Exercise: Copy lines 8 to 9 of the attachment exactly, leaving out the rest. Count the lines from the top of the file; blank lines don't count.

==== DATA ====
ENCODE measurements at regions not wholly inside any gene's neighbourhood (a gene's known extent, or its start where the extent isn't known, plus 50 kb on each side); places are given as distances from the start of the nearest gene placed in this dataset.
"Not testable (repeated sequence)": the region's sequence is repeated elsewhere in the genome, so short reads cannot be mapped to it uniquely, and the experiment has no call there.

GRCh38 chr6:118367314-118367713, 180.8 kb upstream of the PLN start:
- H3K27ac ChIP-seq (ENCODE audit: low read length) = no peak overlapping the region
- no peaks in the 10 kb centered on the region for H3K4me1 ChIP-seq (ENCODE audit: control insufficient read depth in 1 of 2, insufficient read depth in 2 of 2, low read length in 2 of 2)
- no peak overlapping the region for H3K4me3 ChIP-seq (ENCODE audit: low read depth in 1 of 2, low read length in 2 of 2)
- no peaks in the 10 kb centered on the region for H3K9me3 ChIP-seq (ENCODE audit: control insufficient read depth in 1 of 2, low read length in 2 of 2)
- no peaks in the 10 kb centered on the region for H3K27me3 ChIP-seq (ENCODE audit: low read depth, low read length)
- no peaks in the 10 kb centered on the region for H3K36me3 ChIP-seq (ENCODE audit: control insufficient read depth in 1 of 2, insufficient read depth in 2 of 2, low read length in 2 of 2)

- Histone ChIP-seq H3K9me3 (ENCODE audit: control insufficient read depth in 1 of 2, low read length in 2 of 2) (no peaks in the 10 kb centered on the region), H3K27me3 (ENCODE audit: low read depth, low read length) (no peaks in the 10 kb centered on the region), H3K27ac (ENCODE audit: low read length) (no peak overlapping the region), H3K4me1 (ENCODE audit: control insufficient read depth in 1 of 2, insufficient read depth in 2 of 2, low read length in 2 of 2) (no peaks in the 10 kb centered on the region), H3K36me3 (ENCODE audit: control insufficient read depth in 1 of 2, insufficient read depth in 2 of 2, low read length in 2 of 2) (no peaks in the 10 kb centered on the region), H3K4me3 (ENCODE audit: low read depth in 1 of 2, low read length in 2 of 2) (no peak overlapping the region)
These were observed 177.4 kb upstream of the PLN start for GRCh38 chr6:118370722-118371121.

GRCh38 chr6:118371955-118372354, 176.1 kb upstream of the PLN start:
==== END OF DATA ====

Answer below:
- no peaks in the 10 kb centered on the region for H3K27me3 ChIP-seq (ENCODE audit: low read depth, low read length)
- no peaks in the 10 kb centered on the region for H3K36me3 ChIP-seq (ENCODE audit: control insufficient read depth in 1 of 2, insufficient read depth in 2 of 2, low read length in 2 of 2)